Michigan State University

WRA 101: Writing as Inquiry

Resources for First Year Writing students enrolled in WRA 101

Article Searching Flowchart

Start with the Library Article Search

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Try a general article database

These databases contain scholarly, trade and popular articles from many academic disciplines.


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Still can't find what you need?

Try a specialized article database related to your subject, especially of you are looking for scholarly or trade articles. Common subjects are listed below.


Tips for Searching

1. Put phrases in quotes

If you are searching for a phrase, such as spontaneous combustion or greater rice weevil, put the entire phrase in double quotes. This will tell the search engine to only find results that contain the exact phrase, rather than one or two of the individual words.


  • "spontaneous combustion" rather than spontaneous combustion
  • "greater rice weevil" rather than greater rice weevil

2. Use AND to narrow your search

If you have two or more words or concepts that you want to find, use AND (must be capitalized) to tell the search engine to only look for items that contain both words.


  • wheat AND allergen
  • "carbon emissions" AND farming

3. Use OR to expand your search

Often, there is more than one way to talk about your topic. For example, if you are looking at the study habits of college students, you could look for "study strategies," "study habits," "ways of studying," "study methods" etc. Some phrases might be better than others. If you want to try looking for multiple variations of the same word or phrase in a single search, use OR (all capitals) to tell the search engine to find material with any of the words you've included.


  • phone OR smartphone OR telephone
  • "study habit" OR "study strategy"

You can even get fancy and use both AND and OR:

  • "college students" AND ("study habit" OR "study strategy")

Popular, Scholarly, or Trade?

Popular, Scholarly and Trade Comparison

  Popular Scholarly Trade
  • Mostly journalists
  • Scholars in an academic or professional field (i.e. doctors, lawyers, educators)
  • Staff writers, industry specialists, and contributing authors
Intended Audience


  • General public
  • Scholars or professionals in a particular discipline, field of study, or trade (psychology, medicine, law, etc.)
  • Practitioners and professionals in a specific industry, trade, or organization
  • General interest
  • Popular culture
  • General news
  • Entertainment
  • Original research (such as scientific experiments, surveys and research studies)
  • Critical analysis of topics relative to the profession
  • Charts, diagrams, and/or tables showing data or experiment results are often included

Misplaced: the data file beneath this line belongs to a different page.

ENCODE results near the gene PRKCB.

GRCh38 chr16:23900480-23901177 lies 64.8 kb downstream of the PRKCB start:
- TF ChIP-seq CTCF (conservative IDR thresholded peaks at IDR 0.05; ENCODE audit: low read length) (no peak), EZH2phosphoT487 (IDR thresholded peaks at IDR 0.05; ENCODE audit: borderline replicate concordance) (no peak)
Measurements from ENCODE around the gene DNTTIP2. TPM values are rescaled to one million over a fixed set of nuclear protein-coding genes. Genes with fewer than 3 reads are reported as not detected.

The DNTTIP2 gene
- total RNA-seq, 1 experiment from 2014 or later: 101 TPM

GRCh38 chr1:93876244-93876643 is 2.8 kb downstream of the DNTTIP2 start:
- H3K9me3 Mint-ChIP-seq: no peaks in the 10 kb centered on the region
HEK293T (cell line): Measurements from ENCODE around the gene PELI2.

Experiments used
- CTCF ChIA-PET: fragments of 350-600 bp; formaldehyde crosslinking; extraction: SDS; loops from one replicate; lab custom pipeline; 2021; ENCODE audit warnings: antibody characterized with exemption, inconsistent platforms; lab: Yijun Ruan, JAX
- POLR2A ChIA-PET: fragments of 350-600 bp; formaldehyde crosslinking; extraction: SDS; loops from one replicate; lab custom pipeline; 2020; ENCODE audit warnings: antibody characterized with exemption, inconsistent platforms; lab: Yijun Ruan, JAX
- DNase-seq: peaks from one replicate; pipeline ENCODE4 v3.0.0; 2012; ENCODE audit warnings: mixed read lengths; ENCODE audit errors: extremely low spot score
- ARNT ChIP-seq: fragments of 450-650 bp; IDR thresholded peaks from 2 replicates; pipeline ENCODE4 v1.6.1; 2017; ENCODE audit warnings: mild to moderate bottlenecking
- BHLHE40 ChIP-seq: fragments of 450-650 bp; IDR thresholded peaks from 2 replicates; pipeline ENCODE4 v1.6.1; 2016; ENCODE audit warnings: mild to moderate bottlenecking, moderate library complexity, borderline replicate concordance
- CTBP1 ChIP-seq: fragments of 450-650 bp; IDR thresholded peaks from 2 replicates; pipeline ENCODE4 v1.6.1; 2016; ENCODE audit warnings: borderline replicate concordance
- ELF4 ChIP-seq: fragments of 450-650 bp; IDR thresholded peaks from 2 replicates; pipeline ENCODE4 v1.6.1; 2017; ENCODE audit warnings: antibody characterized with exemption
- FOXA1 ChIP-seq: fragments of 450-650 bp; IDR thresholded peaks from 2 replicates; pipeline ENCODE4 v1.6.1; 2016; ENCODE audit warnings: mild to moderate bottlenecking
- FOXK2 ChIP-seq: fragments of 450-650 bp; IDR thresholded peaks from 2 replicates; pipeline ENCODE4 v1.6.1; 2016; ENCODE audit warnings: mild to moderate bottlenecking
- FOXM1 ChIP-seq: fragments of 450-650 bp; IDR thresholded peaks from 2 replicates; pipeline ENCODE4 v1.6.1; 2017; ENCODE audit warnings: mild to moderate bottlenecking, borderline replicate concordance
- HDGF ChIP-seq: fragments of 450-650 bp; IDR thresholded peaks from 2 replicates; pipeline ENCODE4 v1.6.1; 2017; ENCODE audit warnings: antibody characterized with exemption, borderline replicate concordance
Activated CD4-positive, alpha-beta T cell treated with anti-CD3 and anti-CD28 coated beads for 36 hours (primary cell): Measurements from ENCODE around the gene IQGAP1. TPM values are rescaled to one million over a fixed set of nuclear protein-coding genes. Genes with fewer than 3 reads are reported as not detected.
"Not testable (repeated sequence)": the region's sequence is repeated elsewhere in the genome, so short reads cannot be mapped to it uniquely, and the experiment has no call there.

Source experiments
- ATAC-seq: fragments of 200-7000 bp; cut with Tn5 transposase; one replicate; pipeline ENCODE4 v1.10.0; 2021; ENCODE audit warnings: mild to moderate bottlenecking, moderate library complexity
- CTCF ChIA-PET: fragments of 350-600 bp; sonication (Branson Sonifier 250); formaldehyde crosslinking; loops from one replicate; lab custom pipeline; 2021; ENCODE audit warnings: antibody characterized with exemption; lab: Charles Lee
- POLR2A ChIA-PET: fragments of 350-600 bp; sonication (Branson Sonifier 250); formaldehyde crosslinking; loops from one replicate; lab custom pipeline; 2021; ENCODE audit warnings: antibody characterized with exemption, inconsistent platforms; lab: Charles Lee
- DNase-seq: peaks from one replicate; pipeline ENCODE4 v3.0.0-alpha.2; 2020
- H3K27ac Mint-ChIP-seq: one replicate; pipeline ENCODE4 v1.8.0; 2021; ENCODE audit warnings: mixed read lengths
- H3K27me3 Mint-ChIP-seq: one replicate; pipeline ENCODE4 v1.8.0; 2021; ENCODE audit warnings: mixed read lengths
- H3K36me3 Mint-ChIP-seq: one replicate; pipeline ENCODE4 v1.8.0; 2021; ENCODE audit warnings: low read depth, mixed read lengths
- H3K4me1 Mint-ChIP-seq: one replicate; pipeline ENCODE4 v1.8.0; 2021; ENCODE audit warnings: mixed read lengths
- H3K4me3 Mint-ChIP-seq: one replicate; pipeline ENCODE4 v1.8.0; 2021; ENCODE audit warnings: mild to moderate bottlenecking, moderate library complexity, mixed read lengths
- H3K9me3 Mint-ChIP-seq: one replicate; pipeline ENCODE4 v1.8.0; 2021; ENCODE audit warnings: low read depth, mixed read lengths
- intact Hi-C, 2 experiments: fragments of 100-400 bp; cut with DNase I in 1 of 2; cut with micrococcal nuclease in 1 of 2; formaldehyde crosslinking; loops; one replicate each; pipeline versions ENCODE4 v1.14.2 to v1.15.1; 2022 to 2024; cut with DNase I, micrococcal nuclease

• Industry related news, trends, techniques, product reviews, statistical data, upcoming events, and more
Level of Language
  • "Everyday" vocabulary/terms
  • Meant to be easily understood by all audiences
  • Specialized vocabulary
  • Terms and concepts specific to a particular discipline or field of study
  • Use vocabulary relevant to an industry, trade or organization
References or Bibliography of Sources
  • Very rarely are any sources listed
  • A list of references or sources is provided at the end of each article
  • Some, but not all, articles contain a list of sources
Review Policy
  • Articles are reviewed by the magazine's editor or editorial staff
  • An editorial board, composed of experts in the field, reviews articles to decide whether they should be accepted
  • Also known as "refereed," "peer-reviewed," "professional," or "academic"
  • Articles are reviewed by the publication’s general editorial staff
  • Almost always and in high quantities
  • Occasionally, but highly specialized and specific to scholarly discipline (i.e. specific laboratory equipment, medical tools and drugs)
  • Advertising almost always present
  • Ads relate to relevant industry, trade, or organization
  • Time
  • Newsweek
  • People
  • Entertainment Weekly
  • Stone Soup
  • Sports Illustrated
  • Journal of American Studies
  • College Composition and Communication
  • Journal of Business Administration
  • Annual Review of Plant Biology
  • Nature
  • Journal of the American Medical Association (JAMA)
  • Publishers Weekly
  • Advertising Age
  • American Libraries
  • Chronicle of Higher Education
  • American Nurse
  • PC Week

Popular, Scholarly, or Trade?

Learn the difference between three major types of articles. Get tips for using each type.

Direct link to "Popular, Scholarly, or Trade?" on MSU Mediaspace

Video credit: Emilia Marcyk